Two people have been killed as hurricane Harvey, the most powerful storm to hit Texas in more than 50 years, roared inland, knocking out power to more than 230,000 people and threatening catastrophic flooding.
The second fatality was identified as a woman who was killed as she drove through flooded streets on Houston’s west side, a Houston police officer said on Saturday.
On Friday night, an unidentified victim died in a house fire in the devastated coastal town of Rockport.
Another dozen people in the area suffered injuries like broken bones, another official said.
Harvey slammed into Texas late on Friday as a Category 4 hurricane with winds of 209km/h, making it the strongest storm to hit the state since 1961. It has since lingered over Houston, dumping torrential rain in the city.
The storm ripped off roofs, snapped trees, triggered tornadoes and flash floods and cut off power to some 232,000 people, mostly in the Houston area, on Saturday night. It also largely curtailed oil and gas production in the state, prompting price hikes at the pumps.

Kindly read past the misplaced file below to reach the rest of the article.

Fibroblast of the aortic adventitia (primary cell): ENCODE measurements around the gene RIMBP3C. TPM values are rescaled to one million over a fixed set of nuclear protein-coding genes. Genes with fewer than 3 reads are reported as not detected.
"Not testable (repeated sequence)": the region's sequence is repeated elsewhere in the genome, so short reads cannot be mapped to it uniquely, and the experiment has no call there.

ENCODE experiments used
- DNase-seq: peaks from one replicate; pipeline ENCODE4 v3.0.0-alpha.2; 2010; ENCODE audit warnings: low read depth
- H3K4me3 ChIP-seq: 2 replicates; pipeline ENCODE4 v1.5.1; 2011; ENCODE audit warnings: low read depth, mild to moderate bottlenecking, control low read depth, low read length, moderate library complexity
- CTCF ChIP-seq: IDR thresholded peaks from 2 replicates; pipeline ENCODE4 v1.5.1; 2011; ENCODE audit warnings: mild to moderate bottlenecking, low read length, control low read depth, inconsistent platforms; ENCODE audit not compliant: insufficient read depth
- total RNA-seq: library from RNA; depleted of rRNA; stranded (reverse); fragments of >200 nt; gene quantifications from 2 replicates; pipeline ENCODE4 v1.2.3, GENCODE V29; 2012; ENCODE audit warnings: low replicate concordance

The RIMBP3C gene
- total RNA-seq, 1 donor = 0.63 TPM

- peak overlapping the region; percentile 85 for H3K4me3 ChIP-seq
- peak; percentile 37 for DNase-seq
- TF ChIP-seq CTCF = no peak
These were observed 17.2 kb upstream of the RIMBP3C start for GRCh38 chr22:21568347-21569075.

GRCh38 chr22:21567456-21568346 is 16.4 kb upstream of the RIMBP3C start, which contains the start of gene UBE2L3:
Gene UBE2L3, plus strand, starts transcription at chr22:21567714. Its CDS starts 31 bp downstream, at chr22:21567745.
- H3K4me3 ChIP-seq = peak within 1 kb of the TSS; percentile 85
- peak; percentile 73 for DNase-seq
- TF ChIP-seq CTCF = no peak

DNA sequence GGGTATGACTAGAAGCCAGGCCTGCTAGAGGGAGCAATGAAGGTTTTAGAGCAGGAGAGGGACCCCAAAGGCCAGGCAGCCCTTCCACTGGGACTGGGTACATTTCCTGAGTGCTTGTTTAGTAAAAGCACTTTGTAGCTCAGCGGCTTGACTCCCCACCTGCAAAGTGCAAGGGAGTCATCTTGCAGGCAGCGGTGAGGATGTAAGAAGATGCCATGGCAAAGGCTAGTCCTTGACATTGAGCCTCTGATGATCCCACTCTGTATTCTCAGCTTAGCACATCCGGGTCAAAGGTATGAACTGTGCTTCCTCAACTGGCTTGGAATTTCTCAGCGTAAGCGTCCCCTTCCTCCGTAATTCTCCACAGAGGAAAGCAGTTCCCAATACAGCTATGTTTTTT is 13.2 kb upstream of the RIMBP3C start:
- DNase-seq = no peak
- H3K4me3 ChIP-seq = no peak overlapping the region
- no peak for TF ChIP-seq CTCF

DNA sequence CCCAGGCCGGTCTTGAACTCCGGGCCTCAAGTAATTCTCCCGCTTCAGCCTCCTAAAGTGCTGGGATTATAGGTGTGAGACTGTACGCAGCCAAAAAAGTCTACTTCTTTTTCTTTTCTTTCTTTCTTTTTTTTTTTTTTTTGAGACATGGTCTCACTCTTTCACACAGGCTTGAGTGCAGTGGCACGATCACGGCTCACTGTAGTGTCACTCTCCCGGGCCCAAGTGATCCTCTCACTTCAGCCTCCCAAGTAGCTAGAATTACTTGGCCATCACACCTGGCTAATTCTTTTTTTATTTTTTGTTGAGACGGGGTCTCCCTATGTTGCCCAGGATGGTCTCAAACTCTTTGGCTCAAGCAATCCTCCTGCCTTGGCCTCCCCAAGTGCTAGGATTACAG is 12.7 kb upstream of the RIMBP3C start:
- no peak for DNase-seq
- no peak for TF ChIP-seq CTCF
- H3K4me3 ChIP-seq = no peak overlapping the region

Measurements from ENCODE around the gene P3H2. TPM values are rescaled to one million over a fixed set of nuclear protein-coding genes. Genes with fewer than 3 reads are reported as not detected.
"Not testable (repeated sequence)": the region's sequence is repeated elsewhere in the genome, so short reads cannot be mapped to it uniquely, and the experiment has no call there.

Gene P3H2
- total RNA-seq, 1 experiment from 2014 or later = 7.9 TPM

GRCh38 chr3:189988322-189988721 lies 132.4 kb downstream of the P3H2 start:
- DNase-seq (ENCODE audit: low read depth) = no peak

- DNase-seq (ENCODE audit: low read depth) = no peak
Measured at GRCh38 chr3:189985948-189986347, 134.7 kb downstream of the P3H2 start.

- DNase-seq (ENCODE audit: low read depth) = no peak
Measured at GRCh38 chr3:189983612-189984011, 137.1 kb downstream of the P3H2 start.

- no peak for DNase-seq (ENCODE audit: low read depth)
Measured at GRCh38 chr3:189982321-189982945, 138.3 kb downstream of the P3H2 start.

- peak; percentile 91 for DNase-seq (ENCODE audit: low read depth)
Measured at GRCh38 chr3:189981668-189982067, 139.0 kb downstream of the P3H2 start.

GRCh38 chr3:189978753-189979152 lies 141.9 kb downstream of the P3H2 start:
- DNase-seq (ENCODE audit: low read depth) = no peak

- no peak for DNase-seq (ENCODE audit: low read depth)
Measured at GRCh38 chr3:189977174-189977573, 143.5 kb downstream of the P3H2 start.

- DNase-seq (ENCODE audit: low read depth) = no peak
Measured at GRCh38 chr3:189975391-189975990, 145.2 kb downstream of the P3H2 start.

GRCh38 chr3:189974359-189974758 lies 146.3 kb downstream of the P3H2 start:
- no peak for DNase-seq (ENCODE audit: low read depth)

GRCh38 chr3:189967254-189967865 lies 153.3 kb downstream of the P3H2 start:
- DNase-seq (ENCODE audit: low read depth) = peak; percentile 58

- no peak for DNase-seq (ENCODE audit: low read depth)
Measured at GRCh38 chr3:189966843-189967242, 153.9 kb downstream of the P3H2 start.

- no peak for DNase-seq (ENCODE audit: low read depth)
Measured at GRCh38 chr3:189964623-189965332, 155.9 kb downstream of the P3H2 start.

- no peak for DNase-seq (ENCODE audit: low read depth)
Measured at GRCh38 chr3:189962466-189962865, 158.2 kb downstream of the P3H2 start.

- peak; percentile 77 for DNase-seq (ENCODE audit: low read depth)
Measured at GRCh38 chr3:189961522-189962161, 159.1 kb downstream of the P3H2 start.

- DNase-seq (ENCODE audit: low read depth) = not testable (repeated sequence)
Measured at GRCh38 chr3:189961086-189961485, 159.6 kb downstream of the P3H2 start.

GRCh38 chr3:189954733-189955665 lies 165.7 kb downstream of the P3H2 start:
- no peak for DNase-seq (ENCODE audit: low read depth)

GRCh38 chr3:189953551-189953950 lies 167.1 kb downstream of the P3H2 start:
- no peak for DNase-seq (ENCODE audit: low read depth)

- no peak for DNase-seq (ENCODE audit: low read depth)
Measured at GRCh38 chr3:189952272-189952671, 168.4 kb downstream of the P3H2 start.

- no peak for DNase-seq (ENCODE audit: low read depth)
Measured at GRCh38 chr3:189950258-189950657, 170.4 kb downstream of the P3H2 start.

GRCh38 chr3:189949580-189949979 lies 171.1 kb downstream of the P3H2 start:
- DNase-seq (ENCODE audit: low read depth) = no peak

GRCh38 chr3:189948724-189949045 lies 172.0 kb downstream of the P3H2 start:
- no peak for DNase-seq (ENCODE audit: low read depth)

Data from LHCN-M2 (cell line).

Harvey was downgraded to a tropical storm on Saturday but was expected to lash Texas for days as it lumbers inland, bringing as much as 102cm of rain to some areas, according to the National Hurricane Center, which described the forecast for the state as potentially “catastrophic”.
The Weather Channel reported that rainfall rates in Houston, the fourth most populous city in the US and home to a third of the 6 million people that could be impacted by Harvey dumping as much as 15cm of rain an hour, making streets impassable.
Rockport, which took a direct hit from the storm, was left with streets flooded and strewn with power lines and debris on Saturday.
Texas Governor Greg Abbott said he was activating 1,800 members of the military to help with the statewide cleanup, while 1,000 people would conduct search-and-rescue operations.
The streets of Corpus Christi, a city of about 320,000 people, were deserted on Saturday, with billboards twisted and strong winds still blowing. City authorities asked residents to reduce use of toilets and faucets because power outages left waste water plants unable to treat sewage.
Elsewhere, the Texas Department of Criminal Justice said it was forced to evacuate some 4,500 inmates from three state prisons near the Brazos River because of rising water.
The US Coast Guard said it had rescued 20 people from distressed vessels on Saturday, and was also monitoring two Carnival Corp cruise ships carrying thousands of people stranded in the US Gulf of Mexico due to the effects of the storm.